8. Viper

    Viper Thread Starter

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    eek, i was worried about that. can we "illegally" :eek: use norton ghost 2003 to do the same job?
     
  9. Kazrath

    Kazrath

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    You will need to run Sysprep prior to creating the Image.

    Sysprep is a Microsoft tool that reinitalizes the Driver database for each machine and correctly changes the SID's for a Windows XP machine.

    Ghost walker "can" work but it is recommended that you use Sysprep.. I believe MS wont support a machine that did not have Sysprep ran prior to image creation regardless of disk cloning software you are using.
     
  10. jameso321

    jameso321

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    This sounds like a fun project.

    I wish my clients would spring for 40 new machines!

    I recommend using ghost Corp and also making sure you fully understand the Sysprep step.

    The sysprep is the key.

    Back in the day we would put images on a hard drive for ghosting or use CD's.

    With Ghost Corp you have a wealth of options though.

    If it was me I would use ghost image on a CD and maybe 10 systems at a time, but I get paid by the hour :)


    ****************

    1. Purchase Ghost Corp.
    2. Learn Sysprep
    3. Have fun!

    some people have all the luck



    jameso321
     
  11. Viper

    Viper Thread Starter

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    Ok, so, to clarify:

    1. Get one computer and set up completely (as I would like all other computers)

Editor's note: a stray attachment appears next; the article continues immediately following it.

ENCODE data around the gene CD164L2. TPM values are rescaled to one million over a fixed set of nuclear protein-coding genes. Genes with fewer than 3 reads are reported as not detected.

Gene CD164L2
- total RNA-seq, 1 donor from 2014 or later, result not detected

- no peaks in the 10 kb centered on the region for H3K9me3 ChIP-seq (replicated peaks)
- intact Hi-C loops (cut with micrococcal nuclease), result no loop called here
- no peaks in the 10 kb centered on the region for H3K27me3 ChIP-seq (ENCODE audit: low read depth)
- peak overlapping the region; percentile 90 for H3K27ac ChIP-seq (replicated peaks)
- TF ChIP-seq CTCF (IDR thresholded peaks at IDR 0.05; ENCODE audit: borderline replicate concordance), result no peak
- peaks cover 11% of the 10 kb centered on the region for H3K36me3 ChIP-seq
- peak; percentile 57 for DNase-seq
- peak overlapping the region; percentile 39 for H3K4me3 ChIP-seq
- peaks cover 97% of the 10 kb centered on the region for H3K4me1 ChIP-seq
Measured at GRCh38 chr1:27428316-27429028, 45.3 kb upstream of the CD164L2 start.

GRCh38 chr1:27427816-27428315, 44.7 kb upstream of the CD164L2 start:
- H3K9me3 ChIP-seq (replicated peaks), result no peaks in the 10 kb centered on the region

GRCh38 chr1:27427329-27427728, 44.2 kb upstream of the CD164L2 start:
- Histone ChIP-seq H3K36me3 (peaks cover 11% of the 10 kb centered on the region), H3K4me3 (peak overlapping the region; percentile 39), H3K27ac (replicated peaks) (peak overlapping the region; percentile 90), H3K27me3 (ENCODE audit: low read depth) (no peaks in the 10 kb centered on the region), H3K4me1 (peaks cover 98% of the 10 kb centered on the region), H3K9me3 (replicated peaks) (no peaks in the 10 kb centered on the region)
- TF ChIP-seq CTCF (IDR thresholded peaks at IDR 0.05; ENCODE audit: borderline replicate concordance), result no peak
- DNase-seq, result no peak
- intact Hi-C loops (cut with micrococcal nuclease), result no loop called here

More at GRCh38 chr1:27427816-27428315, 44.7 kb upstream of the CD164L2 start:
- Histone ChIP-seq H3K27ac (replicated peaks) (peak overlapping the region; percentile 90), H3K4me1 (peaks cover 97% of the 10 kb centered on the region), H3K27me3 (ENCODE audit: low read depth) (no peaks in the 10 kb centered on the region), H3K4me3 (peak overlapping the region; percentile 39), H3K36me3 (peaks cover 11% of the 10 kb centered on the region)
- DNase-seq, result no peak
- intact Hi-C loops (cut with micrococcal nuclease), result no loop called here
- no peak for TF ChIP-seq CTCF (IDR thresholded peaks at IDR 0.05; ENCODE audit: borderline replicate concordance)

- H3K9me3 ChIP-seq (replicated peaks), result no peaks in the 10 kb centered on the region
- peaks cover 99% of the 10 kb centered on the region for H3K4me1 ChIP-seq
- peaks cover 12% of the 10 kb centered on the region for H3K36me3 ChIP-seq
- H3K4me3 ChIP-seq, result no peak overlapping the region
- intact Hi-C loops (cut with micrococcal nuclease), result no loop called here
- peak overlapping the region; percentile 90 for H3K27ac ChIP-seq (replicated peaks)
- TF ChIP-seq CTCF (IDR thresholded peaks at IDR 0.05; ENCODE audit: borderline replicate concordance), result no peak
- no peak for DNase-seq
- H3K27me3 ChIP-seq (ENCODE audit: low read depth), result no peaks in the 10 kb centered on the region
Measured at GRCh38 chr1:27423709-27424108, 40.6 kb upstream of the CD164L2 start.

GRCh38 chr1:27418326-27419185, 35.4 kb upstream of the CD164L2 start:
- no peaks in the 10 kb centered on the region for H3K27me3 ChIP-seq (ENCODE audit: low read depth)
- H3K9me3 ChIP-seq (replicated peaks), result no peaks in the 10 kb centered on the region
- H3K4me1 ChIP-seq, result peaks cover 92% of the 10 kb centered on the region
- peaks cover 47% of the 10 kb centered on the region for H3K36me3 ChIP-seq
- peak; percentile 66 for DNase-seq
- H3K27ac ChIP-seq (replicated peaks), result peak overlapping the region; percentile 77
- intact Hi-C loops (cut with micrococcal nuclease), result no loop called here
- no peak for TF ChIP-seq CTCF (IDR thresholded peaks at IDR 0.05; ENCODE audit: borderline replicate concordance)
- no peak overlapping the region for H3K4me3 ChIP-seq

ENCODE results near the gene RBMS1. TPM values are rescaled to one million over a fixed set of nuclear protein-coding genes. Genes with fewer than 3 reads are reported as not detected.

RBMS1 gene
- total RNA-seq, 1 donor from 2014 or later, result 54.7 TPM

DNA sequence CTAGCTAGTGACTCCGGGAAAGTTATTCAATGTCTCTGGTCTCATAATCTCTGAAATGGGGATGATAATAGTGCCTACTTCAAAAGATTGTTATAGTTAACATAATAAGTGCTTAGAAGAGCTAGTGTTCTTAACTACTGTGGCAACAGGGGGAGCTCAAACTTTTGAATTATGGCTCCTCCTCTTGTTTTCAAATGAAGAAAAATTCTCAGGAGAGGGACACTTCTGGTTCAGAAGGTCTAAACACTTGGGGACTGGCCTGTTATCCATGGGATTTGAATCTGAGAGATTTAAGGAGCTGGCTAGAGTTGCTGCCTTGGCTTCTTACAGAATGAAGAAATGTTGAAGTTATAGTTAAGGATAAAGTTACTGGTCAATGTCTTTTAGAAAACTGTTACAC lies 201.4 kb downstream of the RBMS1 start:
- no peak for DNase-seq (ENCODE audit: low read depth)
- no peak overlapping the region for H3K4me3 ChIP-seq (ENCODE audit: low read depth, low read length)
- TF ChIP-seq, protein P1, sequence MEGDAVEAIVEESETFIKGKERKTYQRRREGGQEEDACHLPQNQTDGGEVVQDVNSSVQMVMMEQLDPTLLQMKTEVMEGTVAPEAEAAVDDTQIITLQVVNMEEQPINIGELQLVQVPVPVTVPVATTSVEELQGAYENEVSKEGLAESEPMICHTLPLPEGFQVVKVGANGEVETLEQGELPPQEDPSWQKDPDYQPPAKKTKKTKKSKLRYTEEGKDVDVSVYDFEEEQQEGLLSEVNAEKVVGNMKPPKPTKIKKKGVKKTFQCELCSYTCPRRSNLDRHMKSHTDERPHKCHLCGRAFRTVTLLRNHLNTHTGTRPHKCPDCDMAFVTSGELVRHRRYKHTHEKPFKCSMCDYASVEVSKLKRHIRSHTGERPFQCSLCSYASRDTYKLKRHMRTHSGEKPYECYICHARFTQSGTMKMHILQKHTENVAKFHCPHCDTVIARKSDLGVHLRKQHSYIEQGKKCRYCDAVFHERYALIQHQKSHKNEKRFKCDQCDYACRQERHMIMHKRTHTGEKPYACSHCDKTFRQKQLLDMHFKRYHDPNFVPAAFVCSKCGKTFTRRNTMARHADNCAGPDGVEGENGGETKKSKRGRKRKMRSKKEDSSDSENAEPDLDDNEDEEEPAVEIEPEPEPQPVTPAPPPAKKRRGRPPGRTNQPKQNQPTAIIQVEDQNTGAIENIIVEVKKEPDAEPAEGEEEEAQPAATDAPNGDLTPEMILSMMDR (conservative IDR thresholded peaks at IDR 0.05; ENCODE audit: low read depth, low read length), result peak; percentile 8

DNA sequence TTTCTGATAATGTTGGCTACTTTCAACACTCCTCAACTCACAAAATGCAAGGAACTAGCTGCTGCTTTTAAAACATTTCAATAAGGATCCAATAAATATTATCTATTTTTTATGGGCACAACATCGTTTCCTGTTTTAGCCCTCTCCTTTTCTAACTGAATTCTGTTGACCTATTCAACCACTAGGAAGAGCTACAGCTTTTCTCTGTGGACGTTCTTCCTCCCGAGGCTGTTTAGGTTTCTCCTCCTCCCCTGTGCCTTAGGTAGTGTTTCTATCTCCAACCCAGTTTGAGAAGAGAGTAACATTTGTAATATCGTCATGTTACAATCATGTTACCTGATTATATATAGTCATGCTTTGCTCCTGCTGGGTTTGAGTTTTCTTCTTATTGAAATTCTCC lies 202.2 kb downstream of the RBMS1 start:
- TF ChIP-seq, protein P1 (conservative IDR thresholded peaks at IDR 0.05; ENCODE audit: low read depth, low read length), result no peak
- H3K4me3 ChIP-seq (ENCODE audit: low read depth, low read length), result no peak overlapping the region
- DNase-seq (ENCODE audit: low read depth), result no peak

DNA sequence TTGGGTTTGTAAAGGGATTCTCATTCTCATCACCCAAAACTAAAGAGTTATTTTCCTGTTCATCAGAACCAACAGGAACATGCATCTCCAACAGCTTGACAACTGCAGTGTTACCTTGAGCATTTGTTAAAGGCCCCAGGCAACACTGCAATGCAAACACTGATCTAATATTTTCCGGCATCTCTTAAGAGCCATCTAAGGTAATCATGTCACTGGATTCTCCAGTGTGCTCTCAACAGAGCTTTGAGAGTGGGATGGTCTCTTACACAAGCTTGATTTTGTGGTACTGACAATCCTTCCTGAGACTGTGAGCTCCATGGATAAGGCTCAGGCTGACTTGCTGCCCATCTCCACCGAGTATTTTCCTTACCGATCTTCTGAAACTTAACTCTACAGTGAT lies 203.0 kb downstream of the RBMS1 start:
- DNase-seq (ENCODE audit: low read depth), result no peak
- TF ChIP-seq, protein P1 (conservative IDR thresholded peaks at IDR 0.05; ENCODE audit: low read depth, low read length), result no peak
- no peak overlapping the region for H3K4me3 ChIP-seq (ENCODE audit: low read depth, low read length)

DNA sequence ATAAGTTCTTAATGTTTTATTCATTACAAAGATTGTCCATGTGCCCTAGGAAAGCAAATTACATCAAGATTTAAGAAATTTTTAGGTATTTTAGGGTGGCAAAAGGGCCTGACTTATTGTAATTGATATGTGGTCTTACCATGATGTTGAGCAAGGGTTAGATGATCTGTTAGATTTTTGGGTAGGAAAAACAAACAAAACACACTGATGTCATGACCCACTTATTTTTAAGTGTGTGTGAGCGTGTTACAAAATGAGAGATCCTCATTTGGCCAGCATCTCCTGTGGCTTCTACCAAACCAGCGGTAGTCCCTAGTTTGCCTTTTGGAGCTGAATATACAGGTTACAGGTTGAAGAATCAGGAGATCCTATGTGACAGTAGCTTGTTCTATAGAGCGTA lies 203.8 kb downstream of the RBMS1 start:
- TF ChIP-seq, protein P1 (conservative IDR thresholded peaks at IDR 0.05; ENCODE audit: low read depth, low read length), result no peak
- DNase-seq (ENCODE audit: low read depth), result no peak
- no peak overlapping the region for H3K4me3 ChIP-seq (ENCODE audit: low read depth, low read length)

2. Run Sysprep and set options for copying.

    3. Create an image using *ahem* Norton Ghost 2003

    4. Copy this image to a folder on the network server.

    5. Go to 1st computer I want to setup. Insert network bootdisk to map to network drive. Reboot with ghost bootdisk? :s

    6. Dump image to new computer

    7. If used Sysprep to make a mini-setup, can create new SID on 1st boot? and hey bingo, that's it? Hmmm?
     
  12. Viper

    Viper Thread Starter

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    also, how does this work with unique IP addresses and computer names for the LAN?

    presumably the IP address has to be set manually on each computer?
     
  13. JohnWill

    JohnWill Retired Moderator

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    Actually, if you specify DHCP, the GHOST boot floppy will work without any fuss. You can also put the GHOST boot floppy on a bootable CD for a bit faster bootup. :)
     
  14. jameso321

    jameso321

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    As far as IP address is concerned small companies typically use DHCP to handle the IP assignments.

    "Obtain IP address from DHCP server"


    unless you have something setup for remote maintenance, as I do, the you have to assign all the IP address by hand. You would also do the DNS server info too.

    Using the DHCP server is common and static is not common.

    If there is a server in there, the servers are usually on a static, though.

    ######################

    Viper, You have a nice plan there I would say go for it based on that plan.

    You are using DOS network boot disks? I was the only person I knew that did that until now. These forums are cool




    jameso321
     
  15. jameso321

    jameso321

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    Regarding computer name.

    I think you give the computer its name on first boot.

    Who here used sysprep a lot?



    jameso321